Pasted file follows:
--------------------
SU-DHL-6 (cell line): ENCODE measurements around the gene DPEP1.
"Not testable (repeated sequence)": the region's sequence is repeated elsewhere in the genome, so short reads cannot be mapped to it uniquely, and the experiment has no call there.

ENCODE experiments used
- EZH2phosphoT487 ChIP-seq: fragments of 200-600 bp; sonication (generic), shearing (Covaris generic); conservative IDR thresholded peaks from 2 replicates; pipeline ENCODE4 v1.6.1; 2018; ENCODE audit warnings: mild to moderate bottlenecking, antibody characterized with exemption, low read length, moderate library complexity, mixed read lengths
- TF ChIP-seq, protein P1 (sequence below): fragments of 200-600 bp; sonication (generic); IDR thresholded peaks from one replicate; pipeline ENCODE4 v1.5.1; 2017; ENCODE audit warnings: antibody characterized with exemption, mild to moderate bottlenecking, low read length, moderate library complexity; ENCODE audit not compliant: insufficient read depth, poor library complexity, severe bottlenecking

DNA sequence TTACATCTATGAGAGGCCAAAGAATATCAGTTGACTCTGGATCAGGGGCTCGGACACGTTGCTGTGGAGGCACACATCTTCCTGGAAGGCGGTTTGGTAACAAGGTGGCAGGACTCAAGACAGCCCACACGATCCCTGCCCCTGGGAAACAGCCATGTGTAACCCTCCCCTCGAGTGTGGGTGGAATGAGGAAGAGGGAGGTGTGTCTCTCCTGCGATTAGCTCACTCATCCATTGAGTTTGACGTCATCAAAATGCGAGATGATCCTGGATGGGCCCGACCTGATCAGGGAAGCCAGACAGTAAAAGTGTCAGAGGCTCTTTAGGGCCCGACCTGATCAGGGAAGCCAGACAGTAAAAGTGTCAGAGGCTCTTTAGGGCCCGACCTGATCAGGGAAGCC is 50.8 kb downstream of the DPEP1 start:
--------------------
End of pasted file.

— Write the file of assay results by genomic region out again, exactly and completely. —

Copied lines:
SU-DHL-6 (cell line): ENCODE measurements around the gene DPEP1.
"Not testable (repeated sequence)": the region's sequence is repeated elsewhere in the genome, so short reads cannot be mapped to it uniquely, and the experiment has no call there.

ENCODE experiments used
- EZH2phosphoT487 ChIP-seq: fragments of 200-600 bp; sonication (generic), shearing (Covaris generic); conservative IDR thresholded peaks from 2 replicates; pipeline ENCODE4 v1.6.1; 2018; ENCODE audit warnings: mild to moderate bottlenecking, antibody characterized with exemption, low read length, moderate library complexity, mixed read lengths
- TF ChIP-seq, protein P1 (sequence below): fragments of 200-600 bp; sonication (generic); IDR thresholded peaks from one replicate; pipeline ENCODE4 v1.5.1; 2017; ENCODE audit warnings: antibody characterized with exemption, mild to moderate bottlenecking, low read length, moderate library complexity; ENCODE audit not compliant: insufficient read depth, poor library complexity, severe bottlenecking

DNA sequence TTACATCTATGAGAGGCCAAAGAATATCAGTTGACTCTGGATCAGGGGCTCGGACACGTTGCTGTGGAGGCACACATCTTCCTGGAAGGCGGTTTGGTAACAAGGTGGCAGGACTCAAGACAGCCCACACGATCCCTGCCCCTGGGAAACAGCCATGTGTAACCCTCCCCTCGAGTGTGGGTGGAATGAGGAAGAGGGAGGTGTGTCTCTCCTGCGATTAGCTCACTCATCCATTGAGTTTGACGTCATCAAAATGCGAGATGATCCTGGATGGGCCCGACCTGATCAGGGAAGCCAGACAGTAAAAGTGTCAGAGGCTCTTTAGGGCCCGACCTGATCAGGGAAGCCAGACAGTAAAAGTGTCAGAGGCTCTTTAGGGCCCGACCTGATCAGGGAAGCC is 50.8 kb downstream of the DPEP1 start: